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Unpopular Subjects with high demand in the job market

Content image - Phnom Penh Post

Unpopular Subjects with high demand in the job market

Grade-12 students have just graduated and are now preparing for college. We wanted to see what subjects are popular and which ones can lead to actual jobs upon graduating college.

According to statistics from Ministry of Education, Youth and Sport, in the 2010-2011 academic, 20,289 students chose to study accounting, the second-most popular area of focus after English.

However, according statistics from the National Employment Agency, while those seeking accounting, audit and taxation jobs constituted 13.5 per cent of job seekers, such jobs only represented 5.8 per cent of employer needs. Sineth Kim, who just completed a bachelor’s degree in accounting, expressed regret for choosing to study a subject that wasn’t her passion.

She said, “I studied accounting because I thought there would be more jobs available. Also, it is my sister career and, due to family financial problems, I had to earn money as soon as possible.”

Other subjects, such as chemistry, physics, biology, design, geography, sociology, psychology, fine arts and public administration, on the other hand, are less popular, each with less than 1,000 students in the academic year 2010-2011.

After finishing grade-12 in 2003, Chanrith Phoeurk continued studying chemistry at the Royal University of Phnom Penh, hoping to become a teacher. However, in the third year, she chose to study biochemistry, which also resulted in her changing her career plans.

She says, “For me, yes at first I thought that I just wanted to be a teacher at high school, but now I want to be a lecturer at university, and run some research projects as a scientific researcher as well.”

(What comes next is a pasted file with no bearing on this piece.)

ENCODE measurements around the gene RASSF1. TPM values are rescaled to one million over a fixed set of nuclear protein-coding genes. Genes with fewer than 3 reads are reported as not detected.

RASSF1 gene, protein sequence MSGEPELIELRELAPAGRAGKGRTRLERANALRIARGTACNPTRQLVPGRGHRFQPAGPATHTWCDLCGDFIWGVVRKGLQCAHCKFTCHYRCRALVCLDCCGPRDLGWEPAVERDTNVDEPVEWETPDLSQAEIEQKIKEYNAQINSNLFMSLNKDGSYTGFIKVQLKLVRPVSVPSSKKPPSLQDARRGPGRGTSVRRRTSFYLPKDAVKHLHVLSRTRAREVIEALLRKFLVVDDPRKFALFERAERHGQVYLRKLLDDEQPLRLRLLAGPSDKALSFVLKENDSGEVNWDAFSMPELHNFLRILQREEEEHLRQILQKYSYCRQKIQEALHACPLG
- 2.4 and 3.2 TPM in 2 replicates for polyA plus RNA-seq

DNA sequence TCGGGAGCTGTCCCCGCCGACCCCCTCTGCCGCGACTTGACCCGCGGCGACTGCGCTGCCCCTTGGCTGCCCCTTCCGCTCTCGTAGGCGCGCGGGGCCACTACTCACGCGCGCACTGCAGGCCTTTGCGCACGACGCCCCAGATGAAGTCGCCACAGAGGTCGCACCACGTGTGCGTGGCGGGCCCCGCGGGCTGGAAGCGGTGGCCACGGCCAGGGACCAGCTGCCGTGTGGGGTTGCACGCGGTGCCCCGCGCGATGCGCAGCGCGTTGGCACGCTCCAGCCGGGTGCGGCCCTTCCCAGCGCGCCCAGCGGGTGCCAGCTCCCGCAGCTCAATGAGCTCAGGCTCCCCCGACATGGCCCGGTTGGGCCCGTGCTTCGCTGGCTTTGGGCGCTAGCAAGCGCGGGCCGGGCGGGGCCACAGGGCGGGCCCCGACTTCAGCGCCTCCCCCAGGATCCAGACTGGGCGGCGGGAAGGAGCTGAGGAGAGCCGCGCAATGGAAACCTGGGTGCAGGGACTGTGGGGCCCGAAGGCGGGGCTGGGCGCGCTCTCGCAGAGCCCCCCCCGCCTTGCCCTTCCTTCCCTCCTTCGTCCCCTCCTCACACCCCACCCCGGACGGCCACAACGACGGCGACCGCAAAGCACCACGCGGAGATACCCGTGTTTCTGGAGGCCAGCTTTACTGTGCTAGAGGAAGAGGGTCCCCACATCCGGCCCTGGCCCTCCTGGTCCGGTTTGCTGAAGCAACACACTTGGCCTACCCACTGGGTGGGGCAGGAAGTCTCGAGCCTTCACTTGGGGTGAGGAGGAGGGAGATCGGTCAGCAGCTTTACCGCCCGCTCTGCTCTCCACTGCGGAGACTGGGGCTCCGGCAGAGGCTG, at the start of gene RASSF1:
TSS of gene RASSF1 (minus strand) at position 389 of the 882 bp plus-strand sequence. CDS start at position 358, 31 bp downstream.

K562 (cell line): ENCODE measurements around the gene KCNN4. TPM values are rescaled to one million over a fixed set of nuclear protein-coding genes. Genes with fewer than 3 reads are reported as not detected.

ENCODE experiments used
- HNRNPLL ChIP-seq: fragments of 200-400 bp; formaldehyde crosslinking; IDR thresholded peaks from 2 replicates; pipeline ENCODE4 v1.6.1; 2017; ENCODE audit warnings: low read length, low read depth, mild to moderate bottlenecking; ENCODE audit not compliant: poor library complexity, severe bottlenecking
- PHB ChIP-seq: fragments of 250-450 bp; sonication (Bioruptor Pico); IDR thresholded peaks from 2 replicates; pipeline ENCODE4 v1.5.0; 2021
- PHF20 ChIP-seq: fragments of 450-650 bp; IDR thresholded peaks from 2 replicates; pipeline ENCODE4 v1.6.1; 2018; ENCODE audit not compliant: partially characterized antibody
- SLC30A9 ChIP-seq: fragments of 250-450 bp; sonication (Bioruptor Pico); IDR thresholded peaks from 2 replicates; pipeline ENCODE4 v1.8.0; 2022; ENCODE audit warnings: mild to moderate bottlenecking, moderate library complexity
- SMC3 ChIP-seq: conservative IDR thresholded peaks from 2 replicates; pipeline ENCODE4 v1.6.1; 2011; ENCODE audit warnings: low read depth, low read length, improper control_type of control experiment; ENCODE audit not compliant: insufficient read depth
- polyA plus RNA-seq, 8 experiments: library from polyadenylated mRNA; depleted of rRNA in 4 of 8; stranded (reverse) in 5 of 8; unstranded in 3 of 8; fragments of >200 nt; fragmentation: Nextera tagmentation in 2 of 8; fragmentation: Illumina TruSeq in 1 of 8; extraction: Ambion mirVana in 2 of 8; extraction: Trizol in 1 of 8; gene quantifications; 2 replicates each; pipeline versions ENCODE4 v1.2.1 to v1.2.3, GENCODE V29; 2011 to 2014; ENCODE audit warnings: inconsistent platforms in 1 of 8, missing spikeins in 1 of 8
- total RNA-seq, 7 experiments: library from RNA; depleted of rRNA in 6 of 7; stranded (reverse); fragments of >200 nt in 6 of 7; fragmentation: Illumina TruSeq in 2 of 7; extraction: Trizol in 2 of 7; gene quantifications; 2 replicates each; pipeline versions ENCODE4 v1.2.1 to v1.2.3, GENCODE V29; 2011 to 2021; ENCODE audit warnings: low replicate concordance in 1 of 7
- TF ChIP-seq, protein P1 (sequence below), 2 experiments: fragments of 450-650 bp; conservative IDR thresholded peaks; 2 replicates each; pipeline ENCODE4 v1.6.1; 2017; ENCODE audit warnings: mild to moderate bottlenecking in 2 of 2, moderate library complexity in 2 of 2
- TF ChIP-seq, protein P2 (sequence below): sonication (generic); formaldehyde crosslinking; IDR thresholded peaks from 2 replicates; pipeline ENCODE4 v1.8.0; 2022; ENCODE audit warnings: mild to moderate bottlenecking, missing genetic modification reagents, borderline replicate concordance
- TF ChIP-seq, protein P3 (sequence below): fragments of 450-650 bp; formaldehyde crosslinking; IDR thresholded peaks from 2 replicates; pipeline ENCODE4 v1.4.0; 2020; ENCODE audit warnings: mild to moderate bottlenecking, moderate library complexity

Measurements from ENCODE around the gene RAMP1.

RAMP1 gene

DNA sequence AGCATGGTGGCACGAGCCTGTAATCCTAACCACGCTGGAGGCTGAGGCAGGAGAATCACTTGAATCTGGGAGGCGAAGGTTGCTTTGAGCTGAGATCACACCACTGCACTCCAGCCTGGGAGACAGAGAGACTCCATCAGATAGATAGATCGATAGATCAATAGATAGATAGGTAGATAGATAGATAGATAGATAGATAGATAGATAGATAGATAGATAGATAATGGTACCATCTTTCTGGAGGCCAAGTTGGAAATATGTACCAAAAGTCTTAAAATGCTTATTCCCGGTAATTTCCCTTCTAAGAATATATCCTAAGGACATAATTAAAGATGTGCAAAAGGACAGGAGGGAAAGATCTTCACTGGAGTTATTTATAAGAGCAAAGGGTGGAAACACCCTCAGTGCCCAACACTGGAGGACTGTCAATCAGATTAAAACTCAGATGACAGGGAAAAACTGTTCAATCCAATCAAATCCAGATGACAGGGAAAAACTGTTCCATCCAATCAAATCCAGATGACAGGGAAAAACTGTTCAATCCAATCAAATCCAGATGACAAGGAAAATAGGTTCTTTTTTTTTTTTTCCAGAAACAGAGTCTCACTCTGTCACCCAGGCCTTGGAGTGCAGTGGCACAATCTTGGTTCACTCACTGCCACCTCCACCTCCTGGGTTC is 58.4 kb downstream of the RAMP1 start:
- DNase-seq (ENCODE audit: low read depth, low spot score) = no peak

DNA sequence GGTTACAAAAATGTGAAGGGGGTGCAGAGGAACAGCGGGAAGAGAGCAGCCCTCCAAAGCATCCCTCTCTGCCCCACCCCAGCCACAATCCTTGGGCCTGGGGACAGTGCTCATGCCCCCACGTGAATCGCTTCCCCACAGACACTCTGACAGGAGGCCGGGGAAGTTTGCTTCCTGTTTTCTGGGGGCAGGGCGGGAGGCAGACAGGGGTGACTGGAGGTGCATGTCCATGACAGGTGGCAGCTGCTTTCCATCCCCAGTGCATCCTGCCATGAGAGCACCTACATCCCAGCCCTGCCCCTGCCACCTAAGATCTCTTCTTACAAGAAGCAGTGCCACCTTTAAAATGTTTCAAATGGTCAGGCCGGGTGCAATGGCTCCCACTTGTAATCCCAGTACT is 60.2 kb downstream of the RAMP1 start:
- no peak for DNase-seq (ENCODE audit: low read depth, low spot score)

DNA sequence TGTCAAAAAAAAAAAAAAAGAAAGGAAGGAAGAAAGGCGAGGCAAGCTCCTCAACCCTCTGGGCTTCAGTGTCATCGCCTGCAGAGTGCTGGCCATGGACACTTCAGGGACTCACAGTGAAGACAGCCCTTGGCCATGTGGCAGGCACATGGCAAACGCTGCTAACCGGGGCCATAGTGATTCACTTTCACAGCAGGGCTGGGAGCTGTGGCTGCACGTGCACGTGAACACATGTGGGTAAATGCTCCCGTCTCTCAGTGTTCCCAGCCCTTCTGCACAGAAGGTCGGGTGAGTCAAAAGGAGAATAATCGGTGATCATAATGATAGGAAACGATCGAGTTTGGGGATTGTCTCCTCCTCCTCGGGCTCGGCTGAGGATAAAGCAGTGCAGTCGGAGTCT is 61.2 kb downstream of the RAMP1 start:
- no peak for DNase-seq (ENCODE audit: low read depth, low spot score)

Professor Som Chan Sovandara, the vice director of the psychology department at the Royal University, explained that students who graduate from psychology can go on to work for NGOs, hospitals, government ministries, schools or universities, and private companies.

“In the Cambodian context, there are a lot of jobs available for psychology students,” Chan Sovandara said. “After students defend their theses, a number of NGOs come and select the best students to work.”

Getting enough information before choosing the appropriate subject is really important. Any wrong decision can result in a loss of a year, two years, or even four.

Raksmey Mony Koum had selected environmental studies upon graduating high school after her father called the Royal School of Phnom Penh to find out more information.

“I like the environment, international studies and accounting, but I chose environmental studies because I know that only 30 scholarship students are allowed each year and in the future there will be more openings for this on the job market,” she said.

Kieng Rotana, vice president of Pannasastra University of Cambodia, showed the advantages of choosing non-popular subjects.

He said, “Students who choose subjects that few are interested in will easily get a high income since its demand in the market, and then the subject will also become popular.”

Finally, Rotana advises all students not to choose their major because of what their friends choose but should consult with experts or school advisers. It’s important, he says, to know yourself and your strengths when choosing an area to study.

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